July 3, 1998
Story of the weekâ€¦
I read the headlines and shook my head out of frustration. The photo revealed a heaping smoldering pile of what was once a compact vehicle on the shoulder of the freeway. The smoldering heap contained the ashes and remains of 2 adult women, a small child and an infant. One of the adults was believed to be the mother of the children.
4 lives were taken in a fiery second, because of a mistake. A fatal mistake that could have been avoided.
The scene was a 5-lane freeway interchange that many have described as being confusing. The driver apparently had become confused and saw that she was in the wrong lane of the interchange. She did what we have all done at one time or another.
She gripped the wheel and thought in a split second, “I can make it”. And in that split second, the need to rush and take a chance overrode common sense and patience. The driver turned out of her lane “thinking she could make it”, but she pulled directly in the path of a big rig truck. The compact started from a dead stop. The truck was doing about 40mph. This is the aftermath.
Family members who will discover sometime that day, that they lost their loved ones unexpectedly. School children who will have one less friend to play with. No watching 2 young children growing up into the world.
The truck driver. His life will be changed forever. He tried to put the fire out with a little hand held fire extinguisher. That’s the same as trying to put the Oakland Hills fire out with a bucket of water. The bystanders who stopped to help. They will all remember this tragedy for the rest of their lives. I have seen it before and I tell you now, there is nothing more tragic or shocking as seeing people trapped in a burning car and knowing you can’t get them out.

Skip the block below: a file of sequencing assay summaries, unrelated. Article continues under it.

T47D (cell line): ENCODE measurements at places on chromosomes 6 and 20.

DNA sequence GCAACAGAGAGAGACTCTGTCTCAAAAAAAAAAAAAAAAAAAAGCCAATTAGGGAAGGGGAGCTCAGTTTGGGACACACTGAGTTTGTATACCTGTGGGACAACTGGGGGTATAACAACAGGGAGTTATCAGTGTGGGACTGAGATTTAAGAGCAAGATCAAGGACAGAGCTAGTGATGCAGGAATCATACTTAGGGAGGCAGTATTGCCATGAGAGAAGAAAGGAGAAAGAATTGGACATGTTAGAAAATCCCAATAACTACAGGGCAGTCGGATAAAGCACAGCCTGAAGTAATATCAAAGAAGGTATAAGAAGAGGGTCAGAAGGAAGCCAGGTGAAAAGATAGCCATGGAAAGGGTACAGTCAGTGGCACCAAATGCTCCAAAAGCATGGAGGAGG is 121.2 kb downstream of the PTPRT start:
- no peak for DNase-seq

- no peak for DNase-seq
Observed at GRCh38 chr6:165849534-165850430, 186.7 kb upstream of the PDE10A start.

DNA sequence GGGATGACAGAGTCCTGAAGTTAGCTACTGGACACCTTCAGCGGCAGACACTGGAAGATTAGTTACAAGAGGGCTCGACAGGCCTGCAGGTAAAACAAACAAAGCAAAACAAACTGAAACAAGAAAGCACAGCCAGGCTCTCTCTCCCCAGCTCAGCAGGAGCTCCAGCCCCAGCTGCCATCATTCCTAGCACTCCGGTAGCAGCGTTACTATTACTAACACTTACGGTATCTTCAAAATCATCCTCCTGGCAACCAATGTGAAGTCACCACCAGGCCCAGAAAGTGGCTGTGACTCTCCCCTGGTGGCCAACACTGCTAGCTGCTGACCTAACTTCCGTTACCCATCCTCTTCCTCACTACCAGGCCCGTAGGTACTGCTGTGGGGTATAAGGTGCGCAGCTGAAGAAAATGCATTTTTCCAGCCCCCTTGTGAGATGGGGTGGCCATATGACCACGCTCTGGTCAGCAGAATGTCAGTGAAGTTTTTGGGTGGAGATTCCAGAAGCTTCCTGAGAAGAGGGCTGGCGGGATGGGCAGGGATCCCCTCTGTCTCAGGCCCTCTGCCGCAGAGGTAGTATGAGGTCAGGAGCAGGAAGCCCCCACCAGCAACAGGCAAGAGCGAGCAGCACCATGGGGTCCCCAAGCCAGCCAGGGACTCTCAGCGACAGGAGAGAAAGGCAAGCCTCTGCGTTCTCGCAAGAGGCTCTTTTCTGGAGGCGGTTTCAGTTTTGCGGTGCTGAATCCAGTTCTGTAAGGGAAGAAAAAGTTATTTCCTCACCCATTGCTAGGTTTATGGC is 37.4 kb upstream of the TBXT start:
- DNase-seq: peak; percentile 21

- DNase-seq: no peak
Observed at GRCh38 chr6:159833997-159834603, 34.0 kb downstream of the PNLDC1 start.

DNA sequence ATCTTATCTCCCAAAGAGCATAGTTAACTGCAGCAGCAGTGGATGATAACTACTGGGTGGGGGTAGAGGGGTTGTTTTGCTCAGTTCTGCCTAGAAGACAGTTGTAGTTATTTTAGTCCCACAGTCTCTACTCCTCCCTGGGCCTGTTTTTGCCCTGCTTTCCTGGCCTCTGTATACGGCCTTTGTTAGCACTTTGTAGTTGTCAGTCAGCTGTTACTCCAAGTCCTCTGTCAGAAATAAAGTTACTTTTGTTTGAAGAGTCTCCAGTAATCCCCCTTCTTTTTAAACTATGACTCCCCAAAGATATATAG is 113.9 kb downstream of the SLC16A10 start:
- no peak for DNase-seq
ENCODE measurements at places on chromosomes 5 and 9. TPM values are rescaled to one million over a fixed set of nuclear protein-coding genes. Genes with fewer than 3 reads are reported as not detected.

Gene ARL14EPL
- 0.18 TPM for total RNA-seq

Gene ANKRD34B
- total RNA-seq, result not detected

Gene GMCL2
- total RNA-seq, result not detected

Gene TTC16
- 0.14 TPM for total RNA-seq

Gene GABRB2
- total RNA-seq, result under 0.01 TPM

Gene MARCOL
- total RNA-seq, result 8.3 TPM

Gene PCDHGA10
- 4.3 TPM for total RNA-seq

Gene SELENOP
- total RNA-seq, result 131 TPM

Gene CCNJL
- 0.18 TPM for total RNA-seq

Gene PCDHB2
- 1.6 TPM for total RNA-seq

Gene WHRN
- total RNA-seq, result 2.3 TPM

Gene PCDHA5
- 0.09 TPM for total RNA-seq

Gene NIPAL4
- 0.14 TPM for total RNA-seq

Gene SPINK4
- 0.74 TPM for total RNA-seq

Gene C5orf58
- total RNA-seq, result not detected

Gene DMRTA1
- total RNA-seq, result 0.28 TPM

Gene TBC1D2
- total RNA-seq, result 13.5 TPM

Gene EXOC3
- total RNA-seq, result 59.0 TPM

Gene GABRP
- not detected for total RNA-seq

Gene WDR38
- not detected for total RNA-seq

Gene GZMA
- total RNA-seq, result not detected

I worked with a partner years ago that had responded to a vehicle crash where the driver was pinned in the car and the car had turned into a fireball. Nothing could be done to save the driver. Nothing! But my partner will never forget the man’s screams, begging my partner to shoot him.
A tragic loss indeed. My heart goes out to the victims and their families. My heart goes out to the truck driver who will carry guilt around for many years, even though he was not at fault and made a heroic rescue attempt.
My hope is that everyone, who reads this, will discuss this at home with his or her family. Every Action has a Reaction.
â€¢ If you are unfamiliar with a roadway, Don’t take chances! Even if it means taking the wrong turn off. You can always turn off the next exit down the road and get back to the way you wanted to go.
â€¢ This last second lane change is a roll of the dice. You’ll either make it, or you won’t. Why even take that chance? This is the very thing that prompts road rage. At this very interchange a few years back, one car cut off another while making a last second lane change. The second car pursued the first car, and when they both pulled off onto the shoulder and the drivers exited their vehicles to fight. Only one of the drivers had a gun. One of the drivers fled. The other one went to the hospital with the Paramedics. Over what I ask?
â€¢ Play it straight, don’t be late, and you’ll never have to rush to get somewhere. Look around the table right now if you read this with your family. If those beautiful kids you have mean something to you, you HAVE TO lay down the law regarding driving rules. If they are of driving age they have to know that any reckless driving will be dealt with parentally, by the police, or in a worst case scenerio, well the picture says it all.
If they are not of driving age, who do you think is supposed to set the example for them? Do you know how many tickets I write in a week to mothers and fathers who are caught on radar doing 45mph in a 25 mph residential zone? With their kids in the car or infants in restraint seats.
“I’m late taking the kids to soccer practice”.
“I’m late taking the kids to school”.
“I’m late taking the kids for pre-school”.
Now I have a car load of kids thinking I’m the bad guy cause I’m writing Mommy or Daddy a ticket. I’d love to know how many of those parents took the time to tell their kids that the Officer was making sure that they would all be safe, because Mommy or Daddy was driving way too fast and could have caused an accident.
Play it straight, and don’t be late. Don’t take unnecessary chances. Don’t roll the dice and you won’t become a headline. JL